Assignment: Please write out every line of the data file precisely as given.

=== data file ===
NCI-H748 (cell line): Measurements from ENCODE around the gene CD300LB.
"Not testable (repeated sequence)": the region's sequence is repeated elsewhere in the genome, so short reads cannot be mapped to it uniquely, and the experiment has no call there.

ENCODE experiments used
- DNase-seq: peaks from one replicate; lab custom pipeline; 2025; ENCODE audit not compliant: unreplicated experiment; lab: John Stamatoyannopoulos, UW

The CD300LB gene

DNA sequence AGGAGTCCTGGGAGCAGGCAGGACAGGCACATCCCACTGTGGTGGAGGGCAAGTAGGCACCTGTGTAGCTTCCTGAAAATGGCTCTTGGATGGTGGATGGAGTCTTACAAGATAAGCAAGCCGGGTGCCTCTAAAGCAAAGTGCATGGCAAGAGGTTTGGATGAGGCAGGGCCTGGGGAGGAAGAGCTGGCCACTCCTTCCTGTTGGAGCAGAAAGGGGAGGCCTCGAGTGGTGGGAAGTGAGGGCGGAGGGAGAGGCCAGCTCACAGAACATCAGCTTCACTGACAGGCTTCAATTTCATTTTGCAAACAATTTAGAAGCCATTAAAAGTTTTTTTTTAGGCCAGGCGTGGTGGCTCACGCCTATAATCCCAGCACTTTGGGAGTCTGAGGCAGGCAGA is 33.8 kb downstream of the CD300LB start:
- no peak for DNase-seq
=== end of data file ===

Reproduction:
NCI-H748 (cell line): Measurements from ENCODE around the gene CD300LB.
"Not testable (repeated sequence)": the region's sequence is repeated elsewhere in the genome, so short reads cannot be mapped to it uniquely, and the experiment has no call there.

ENCODE experiments used
- DNase-seq: peaks from one replicate; lab custom pipeline; 2025; ENCODE audit not compliant: unreplicated experiment; lab: John Stamatoyannopoulos, UW

The CD300LB gene

DNA sequence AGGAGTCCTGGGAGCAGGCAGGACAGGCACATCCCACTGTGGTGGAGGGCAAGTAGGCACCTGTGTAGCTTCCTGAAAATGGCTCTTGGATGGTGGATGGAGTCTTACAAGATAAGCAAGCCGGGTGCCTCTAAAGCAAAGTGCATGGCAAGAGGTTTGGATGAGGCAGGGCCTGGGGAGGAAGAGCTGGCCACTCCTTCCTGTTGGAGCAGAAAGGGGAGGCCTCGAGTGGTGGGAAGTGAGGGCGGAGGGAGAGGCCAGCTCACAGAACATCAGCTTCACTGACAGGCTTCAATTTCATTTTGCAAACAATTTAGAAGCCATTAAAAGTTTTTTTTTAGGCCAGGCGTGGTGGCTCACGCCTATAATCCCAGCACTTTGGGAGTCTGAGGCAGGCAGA is 33.8 kb downstream of the CD300LB start:
- no peak for DNase-seq